CAMARILLO ( — A small water district in Ventura County is taking big steps to help with the state’s drought emergency by turning saltwater into drinking water.

A dedication and ribbon-cutting ceremony was held Friday for the $10 million state-of-the-art desalination plant in Camarillo.

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“This is going to produce 1 million gallons a day, 1,000 acre-feet a year of water that will offset what we used to have to import,” General Manager Tony L. Stafford of the Camrosa Water District said.

The Round Mountain Water Treatment Plant will deliver thousands of gallons of water to homes in the surrounding area, a welcomed addition at a time when the state is suffering through a historic drought.

“The cost of imported water was going up exponentially every year and we knew that we needed to develop more local resources at a lower cost,” Terry Curson, a project engineer, said.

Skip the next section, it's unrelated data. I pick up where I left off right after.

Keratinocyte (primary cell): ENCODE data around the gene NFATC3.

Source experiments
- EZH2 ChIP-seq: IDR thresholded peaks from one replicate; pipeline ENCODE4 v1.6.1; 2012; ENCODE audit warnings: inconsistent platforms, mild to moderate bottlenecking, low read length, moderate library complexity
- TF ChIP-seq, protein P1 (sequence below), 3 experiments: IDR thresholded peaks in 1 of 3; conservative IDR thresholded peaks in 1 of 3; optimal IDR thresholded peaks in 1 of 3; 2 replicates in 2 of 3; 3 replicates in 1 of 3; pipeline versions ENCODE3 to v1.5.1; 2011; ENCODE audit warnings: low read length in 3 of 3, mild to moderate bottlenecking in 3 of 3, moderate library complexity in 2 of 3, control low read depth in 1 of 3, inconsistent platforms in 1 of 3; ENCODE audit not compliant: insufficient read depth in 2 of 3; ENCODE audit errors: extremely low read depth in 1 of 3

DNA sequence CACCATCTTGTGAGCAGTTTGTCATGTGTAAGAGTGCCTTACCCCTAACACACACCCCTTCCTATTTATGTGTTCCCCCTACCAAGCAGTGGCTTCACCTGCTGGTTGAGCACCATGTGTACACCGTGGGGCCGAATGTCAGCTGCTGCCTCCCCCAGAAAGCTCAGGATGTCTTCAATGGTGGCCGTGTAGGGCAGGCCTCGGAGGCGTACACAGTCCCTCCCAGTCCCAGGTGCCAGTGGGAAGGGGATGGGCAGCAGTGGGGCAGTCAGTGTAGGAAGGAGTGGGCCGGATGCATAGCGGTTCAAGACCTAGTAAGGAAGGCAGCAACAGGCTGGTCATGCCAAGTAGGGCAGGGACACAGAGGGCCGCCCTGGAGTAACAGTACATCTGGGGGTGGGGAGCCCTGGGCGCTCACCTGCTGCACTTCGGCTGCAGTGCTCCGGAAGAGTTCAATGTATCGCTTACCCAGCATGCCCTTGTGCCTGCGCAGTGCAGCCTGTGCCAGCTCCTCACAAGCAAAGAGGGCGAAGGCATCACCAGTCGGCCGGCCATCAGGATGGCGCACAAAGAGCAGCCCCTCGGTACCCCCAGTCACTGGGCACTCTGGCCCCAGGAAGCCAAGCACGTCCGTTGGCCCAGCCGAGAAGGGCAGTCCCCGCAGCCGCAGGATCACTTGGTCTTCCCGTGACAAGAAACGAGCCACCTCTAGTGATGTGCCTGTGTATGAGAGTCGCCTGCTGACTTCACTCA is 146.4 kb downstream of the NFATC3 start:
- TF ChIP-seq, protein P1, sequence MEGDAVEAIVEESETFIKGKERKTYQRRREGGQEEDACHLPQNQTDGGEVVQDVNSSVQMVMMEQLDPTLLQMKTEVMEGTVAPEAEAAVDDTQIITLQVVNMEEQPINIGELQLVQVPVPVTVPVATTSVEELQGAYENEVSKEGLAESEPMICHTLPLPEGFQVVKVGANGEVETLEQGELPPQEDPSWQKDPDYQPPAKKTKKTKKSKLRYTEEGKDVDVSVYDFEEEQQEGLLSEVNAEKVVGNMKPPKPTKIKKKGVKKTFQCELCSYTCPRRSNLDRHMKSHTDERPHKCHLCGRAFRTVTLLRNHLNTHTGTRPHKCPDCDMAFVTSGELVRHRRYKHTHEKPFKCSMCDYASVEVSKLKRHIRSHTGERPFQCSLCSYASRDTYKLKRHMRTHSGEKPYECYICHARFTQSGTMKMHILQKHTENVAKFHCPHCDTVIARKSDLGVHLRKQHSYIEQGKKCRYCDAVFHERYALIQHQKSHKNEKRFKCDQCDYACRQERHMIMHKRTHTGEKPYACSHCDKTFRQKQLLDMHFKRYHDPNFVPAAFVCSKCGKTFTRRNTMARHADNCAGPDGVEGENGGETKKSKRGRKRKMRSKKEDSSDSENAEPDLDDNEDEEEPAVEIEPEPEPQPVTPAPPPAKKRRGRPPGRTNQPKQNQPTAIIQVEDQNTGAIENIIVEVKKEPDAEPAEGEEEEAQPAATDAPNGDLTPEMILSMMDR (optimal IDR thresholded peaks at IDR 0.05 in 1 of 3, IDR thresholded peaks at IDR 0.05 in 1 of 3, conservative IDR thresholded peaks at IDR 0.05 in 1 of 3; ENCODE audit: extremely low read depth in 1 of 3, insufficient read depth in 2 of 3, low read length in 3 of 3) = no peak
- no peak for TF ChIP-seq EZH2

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It does so through reverse osmosis tubes where salt-filled water that surrounds the plant is pumped in. Chemical compounds are mixed in to strip the water of salt.

The salt is then pumped back into the ocean, while the clean water is ready for consumption.

“Not only is this plant cleaning up water and provided a new water resource, it’s also removing salts from the water shed, and that’s a good thing,” Stafford said.

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The plant is already generating revenue and officials hope to open at least ten more water treatment facilities in Ventura County over the next few years.